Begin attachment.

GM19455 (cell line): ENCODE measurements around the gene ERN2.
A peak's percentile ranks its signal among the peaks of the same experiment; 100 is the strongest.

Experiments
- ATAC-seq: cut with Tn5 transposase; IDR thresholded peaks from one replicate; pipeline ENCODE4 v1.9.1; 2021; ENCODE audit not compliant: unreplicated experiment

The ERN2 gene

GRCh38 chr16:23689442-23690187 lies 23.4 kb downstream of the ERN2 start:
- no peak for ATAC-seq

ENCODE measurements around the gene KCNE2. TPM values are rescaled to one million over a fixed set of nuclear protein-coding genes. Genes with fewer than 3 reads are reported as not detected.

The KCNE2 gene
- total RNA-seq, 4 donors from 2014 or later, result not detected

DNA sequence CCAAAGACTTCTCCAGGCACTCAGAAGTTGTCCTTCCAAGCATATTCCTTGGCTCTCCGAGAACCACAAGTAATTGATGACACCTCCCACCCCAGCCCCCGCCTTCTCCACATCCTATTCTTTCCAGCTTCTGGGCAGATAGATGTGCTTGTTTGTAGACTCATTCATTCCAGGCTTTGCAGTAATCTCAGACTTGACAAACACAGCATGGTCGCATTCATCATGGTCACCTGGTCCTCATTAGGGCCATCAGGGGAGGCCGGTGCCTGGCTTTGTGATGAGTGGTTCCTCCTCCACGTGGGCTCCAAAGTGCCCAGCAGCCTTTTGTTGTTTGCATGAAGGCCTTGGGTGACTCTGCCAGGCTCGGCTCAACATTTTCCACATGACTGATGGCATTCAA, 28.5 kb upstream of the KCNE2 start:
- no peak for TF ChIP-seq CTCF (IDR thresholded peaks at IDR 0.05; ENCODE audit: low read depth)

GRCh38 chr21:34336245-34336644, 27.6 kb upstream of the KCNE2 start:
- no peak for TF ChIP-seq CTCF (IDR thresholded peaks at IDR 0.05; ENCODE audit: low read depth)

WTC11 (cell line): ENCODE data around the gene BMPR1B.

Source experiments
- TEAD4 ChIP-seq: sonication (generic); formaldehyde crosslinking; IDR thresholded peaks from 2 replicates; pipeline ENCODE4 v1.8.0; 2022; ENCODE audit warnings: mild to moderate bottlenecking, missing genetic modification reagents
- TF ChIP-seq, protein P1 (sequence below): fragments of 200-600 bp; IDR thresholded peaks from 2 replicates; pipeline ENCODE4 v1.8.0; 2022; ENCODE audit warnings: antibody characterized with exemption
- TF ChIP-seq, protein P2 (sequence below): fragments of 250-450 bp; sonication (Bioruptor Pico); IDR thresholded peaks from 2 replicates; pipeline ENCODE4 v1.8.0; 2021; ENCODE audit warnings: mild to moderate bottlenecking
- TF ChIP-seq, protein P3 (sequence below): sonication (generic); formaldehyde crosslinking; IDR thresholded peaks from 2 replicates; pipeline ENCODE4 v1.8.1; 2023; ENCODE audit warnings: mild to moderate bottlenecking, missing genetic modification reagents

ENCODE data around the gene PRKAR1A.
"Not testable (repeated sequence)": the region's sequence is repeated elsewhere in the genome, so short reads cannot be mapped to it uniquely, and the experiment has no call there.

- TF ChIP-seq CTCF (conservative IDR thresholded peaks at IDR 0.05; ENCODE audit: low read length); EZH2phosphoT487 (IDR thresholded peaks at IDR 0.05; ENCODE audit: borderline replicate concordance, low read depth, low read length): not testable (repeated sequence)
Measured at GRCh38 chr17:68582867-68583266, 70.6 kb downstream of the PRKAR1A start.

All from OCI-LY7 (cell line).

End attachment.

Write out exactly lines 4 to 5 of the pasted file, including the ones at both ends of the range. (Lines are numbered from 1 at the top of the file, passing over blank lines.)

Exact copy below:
- ATAC-seq: cut with Tn5 transposase; IDR thresholded peaks from one replicate; pipeline ENCODE4 v1.9.1; 2021; ENCODE audit not compliant: unreplicated experiment

The ERN2 gene